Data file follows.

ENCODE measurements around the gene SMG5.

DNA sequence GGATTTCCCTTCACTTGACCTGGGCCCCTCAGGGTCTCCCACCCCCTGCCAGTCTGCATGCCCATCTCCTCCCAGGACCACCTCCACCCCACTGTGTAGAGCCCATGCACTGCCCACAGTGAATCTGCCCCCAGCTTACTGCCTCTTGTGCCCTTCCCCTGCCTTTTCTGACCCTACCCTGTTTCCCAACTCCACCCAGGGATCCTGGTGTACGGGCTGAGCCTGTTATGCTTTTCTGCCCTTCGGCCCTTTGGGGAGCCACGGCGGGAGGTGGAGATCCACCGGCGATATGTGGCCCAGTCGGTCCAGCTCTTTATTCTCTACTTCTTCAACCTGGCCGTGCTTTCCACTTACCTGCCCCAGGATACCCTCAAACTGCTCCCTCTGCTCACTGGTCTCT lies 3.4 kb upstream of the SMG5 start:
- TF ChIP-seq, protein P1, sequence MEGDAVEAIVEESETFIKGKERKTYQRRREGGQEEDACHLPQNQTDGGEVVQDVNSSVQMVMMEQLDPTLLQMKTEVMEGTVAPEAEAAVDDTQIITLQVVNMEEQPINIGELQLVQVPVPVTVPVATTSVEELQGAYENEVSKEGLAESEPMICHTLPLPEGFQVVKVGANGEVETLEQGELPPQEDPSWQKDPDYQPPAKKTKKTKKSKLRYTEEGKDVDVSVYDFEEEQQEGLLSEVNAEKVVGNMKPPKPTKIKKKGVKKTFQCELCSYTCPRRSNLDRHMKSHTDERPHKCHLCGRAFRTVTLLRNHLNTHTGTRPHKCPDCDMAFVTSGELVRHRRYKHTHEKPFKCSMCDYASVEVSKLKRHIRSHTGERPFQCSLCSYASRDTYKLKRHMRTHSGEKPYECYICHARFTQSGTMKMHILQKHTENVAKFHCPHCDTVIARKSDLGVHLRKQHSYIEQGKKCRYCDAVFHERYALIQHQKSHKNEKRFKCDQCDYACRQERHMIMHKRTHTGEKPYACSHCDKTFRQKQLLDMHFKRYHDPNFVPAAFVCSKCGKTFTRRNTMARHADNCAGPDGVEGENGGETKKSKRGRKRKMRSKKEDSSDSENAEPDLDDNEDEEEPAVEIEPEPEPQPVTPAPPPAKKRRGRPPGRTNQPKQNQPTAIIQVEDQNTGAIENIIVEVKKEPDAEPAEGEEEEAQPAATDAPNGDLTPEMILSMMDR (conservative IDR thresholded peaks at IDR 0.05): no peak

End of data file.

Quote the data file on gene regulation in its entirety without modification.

ENCODE measurements around the gene SMG5.

DNA sequence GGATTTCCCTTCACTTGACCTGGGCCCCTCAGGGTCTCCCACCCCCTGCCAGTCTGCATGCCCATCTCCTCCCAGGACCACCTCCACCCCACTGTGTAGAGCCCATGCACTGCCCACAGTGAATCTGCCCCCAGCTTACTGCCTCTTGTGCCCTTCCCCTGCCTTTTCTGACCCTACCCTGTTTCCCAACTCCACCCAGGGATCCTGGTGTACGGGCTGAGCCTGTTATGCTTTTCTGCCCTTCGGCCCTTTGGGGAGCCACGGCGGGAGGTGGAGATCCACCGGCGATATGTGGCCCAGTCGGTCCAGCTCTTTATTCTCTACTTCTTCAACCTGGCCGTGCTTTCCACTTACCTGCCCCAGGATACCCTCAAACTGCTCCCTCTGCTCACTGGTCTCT lies 3.4 kb upstream of the SMG5 start:
- TF ChIP-seq, protein P1, sequence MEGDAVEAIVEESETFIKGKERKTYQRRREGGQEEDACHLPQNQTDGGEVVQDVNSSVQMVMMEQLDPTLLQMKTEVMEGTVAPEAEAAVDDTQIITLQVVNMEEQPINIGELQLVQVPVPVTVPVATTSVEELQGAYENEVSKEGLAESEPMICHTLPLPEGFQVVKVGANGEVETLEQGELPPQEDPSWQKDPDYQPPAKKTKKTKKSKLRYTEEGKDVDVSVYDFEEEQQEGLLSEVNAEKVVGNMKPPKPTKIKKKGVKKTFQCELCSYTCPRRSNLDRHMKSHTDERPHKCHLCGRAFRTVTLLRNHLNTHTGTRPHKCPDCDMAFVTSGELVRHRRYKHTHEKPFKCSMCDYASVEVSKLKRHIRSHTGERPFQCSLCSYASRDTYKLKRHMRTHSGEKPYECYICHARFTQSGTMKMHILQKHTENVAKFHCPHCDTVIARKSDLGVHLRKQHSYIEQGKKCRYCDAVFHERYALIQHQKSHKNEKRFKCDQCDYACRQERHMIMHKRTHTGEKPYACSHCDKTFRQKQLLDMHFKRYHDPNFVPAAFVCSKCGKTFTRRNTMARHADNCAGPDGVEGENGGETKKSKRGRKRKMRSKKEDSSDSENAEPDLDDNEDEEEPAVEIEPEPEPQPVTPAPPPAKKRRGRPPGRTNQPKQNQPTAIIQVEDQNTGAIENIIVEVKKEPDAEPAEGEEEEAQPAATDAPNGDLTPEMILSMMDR (conservative IDR thresholded peaks at IDR 0.05): no peak